24. We have sort of a list. We email each other throughout the year of things we think are cool. When a gift time rolls around, I pull out the emails and pick one. Usually something practical. Win.

  25. Happy birthday, Jennifer – I hope you had/have a great day. I think you will find that your 40s are, in many ways, better than your 30s.

    One of my best presents – a Kitchenaid mixer for Valentine’s Day. I do think that husbands need to be smart when buying so-called practical gifts. It should be something you are pretty sure she would enjoy, that fits in with one of her hobbies/interests/skills, and that she is unlikely to buy for herself (generally because it’s too expensive). Your basic vacuum cleaner probably won’t do the job (unless for some reason she really wants a basic vacuum cleaner!). The same general rule applies to both sexes – buy your husband or wife a gift that you think he/she will really enjoy and will make him/her feel loved.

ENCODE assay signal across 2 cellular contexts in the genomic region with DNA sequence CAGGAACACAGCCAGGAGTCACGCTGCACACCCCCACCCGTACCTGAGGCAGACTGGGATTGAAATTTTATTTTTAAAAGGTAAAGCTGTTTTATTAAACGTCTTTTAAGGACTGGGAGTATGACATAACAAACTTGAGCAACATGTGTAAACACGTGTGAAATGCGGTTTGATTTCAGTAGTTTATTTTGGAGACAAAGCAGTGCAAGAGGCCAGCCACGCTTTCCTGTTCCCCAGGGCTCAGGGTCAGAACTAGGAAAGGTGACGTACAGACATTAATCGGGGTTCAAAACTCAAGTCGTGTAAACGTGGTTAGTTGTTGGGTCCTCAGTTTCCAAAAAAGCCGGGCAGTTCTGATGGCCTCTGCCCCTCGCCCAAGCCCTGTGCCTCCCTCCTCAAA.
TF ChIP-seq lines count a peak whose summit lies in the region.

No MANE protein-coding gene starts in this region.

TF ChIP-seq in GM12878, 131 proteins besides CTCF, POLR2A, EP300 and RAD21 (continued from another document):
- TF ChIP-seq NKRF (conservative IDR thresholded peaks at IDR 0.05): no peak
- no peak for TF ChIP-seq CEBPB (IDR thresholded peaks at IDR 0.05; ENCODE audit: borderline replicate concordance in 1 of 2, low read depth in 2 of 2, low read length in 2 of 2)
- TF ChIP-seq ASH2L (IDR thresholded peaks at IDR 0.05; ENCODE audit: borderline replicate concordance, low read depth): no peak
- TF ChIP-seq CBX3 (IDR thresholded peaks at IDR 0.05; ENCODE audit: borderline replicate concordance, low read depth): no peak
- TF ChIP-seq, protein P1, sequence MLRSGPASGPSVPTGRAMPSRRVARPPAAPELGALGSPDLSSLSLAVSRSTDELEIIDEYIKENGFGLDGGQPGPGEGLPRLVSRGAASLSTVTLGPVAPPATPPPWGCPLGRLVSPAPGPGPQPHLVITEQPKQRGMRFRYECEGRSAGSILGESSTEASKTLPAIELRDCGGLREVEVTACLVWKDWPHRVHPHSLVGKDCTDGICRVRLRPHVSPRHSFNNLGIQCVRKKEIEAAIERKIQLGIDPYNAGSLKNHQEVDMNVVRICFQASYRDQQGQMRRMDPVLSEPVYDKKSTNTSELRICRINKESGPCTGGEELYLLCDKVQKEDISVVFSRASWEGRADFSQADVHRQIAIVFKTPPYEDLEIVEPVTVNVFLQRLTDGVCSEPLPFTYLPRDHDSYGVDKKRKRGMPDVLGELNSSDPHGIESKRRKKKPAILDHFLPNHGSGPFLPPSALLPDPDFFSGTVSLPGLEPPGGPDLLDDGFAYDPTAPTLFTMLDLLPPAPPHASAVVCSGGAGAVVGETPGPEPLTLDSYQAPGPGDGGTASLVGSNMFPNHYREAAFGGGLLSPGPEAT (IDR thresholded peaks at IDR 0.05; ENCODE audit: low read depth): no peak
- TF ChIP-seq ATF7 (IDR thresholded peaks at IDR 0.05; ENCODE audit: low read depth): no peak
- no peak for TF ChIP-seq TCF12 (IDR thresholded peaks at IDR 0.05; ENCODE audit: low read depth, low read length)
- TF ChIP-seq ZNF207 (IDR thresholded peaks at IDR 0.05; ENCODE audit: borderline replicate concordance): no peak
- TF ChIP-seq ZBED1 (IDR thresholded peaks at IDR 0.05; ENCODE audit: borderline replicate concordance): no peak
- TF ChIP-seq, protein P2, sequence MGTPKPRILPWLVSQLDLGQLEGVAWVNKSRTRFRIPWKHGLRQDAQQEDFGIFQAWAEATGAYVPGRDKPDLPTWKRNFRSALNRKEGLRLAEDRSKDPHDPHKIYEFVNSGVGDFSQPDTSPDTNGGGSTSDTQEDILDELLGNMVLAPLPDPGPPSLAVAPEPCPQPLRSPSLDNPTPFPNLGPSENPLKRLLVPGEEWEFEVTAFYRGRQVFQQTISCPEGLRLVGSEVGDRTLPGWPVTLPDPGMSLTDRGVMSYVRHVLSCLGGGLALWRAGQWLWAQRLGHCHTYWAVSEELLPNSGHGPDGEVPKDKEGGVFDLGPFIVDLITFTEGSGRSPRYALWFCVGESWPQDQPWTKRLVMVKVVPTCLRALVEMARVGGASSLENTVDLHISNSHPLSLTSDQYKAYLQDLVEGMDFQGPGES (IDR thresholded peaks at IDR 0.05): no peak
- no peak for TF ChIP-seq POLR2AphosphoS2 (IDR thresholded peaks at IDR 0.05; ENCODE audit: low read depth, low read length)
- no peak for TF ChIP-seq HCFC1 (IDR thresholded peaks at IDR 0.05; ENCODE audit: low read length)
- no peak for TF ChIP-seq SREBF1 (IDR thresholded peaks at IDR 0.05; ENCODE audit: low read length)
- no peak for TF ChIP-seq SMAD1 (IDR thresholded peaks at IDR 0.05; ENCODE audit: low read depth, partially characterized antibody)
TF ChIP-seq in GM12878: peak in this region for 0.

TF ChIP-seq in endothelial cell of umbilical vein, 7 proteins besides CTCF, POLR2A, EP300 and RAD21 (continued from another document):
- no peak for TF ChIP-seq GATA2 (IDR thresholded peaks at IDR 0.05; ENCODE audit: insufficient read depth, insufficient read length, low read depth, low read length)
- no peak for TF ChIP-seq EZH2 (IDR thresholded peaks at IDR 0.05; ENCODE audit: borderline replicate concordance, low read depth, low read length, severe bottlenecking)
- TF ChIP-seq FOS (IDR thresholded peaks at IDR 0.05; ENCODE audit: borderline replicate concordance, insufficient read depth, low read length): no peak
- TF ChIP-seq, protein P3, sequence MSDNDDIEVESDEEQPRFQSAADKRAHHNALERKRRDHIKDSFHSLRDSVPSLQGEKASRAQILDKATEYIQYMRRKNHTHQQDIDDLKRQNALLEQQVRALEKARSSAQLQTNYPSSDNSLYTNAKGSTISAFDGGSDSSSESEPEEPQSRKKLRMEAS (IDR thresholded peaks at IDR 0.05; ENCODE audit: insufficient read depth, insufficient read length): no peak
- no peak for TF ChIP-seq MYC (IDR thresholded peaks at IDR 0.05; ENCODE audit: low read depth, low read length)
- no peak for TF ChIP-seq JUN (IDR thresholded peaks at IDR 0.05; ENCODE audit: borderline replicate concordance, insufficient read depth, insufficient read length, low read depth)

26. anonymouse says:

    One of my first “married” presents from my husband was a dishwasher. I still consider it the best thing he ever bought me <3

  27. Zxl1, I would have loved that house gadget Christmas! I’m sorry it didn’t go over better. It sounds like you put a lot of effort into it.

  28. anonymouse says:

    Not a jewelry person here at all. I don’t think hubs has ever bought me jewelry aside from the wedding ring I haven’t worn in several years (babies make my fingers fluffy). I will take pots and pans and spatulas over jewelry any day ;)

  29. This reminds me a lot of my mom. She still talks about the birthday when my dad bought her a washing machine and dryer and how happy she was because it made her life so much easier. This birthday was about 25 years ago.

  30. I hate practical presents. Pots and pans are things for the kitchen, they don’t belong to me. My husband cooks as well. I like fun things for presents. Not a huge fan of expensive jewellery, but I like Kirk’s Folly. And books, DVDs, Barbies etc are all good things. Failing all else, a Waterstones gift voucher is always welcome. But pots and pans? No thank you.